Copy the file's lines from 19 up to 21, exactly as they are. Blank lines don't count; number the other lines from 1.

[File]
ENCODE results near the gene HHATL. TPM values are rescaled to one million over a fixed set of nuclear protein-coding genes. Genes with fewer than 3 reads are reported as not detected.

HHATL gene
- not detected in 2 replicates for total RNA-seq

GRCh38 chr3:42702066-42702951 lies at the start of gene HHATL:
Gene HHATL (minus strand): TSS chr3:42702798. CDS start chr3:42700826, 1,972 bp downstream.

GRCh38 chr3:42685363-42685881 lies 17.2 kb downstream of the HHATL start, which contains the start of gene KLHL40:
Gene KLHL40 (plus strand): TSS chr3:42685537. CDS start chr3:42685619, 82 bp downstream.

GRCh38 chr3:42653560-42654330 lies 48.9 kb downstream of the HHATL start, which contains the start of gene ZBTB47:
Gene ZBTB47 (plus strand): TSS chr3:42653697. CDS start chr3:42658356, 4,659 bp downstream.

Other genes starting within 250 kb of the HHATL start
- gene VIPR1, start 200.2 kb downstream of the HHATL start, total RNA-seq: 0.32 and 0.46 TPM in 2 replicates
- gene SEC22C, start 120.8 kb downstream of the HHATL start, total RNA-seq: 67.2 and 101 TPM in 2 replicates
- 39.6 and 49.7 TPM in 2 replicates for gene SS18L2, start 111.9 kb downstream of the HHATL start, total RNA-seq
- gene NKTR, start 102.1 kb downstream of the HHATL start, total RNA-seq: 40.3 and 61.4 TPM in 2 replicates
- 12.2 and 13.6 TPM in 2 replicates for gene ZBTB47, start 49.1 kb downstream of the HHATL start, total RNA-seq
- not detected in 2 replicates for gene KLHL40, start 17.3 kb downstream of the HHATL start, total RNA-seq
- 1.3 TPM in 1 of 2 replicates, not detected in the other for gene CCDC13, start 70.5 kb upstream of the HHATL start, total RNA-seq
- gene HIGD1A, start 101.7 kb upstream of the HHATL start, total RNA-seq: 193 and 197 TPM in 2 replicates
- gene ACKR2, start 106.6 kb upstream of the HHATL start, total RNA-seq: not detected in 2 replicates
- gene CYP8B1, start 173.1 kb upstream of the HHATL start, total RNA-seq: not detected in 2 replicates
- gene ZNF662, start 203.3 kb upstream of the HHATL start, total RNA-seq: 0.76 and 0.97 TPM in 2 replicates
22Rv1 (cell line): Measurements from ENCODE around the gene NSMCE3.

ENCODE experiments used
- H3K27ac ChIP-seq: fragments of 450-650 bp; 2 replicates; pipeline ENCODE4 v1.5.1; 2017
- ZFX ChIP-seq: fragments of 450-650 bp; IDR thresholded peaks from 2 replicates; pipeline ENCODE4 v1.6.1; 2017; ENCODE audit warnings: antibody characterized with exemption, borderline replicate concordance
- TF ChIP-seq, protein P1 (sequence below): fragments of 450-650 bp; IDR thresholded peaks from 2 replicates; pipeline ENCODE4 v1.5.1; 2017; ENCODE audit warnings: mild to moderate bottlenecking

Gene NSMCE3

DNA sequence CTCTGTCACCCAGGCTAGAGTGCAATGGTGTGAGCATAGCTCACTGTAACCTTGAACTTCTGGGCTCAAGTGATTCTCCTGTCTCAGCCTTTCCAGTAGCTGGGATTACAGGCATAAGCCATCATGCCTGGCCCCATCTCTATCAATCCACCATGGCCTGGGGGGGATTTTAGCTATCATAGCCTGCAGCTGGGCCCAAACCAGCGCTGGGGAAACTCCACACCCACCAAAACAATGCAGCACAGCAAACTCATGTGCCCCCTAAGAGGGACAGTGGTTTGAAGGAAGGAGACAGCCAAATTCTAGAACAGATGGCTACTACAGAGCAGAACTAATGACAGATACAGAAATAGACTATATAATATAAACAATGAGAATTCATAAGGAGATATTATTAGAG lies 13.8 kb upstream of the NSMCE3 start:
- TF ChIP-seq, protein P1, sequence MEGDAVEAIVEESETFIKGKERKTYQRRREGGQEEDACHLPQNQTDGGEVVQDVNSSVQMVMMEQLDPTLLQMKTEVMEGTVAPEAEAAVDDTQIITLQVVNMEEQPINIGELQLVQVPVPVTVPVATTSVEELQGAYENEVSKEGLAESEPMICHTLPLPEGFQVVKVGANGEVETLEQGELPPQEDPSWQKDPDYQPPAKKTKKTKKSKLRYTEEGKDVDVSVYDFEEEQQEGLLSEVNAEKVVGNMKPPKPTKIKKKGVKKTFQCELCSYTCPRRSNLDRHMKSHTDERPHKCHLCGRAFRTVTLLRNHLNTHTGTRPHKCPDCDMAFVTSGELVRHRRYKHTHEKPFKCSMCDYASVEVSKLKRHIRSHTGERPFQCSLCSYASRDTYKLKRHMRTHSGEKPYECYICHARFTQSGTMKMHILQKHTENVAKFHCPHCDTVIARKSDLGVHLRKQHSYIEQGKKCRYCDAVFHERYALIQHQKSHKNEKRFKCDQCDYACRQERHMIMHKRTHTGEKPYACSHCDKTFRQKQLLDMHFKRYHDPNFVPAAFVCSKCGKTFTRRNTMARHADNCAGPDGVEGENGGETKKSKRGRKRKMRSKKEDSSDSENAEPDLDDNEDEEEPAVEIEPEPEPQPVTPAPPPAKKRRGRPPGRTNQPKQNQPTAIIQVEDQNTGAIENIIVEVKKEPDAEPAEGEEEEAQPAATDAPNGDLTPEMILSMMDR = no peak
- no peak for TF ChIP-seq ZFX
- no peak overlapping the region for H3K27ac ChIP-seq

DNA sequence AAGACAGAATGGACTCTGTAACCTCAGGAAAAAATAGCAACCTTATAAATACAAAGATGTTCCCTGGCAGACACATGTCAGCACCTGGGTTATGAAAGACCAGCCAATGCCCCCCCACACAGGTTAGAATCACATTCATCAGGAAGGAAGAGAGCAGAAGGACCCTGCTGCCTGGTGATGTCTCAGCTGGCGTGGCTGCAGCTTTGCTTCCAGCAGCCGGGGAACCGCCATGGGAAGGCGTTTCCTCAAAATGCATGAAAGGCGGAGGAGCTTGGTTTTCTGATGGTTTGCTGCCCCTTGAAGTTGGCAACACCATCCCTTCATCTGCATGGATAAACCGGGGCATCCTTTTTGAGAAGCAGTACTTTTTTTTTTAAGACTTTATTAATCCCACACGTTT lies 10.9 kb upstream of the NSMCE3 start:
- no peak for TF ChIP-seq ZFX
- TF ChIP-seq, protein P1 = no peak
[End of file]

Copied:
- gene ACKR2, start 106.6 kb upstream of the HHATL start, total RNA-seq: not detected in 2 replicates
- gene CYP8B1, start 173.1 kb upstream of the HHATL start, total RNA-seq: not detected in 2 replicates
- gene ZNF662, start 203.3 kb upstream of the HHATL start, total RNA-seq: 0.76 and 0.97 TPM in 2 replicates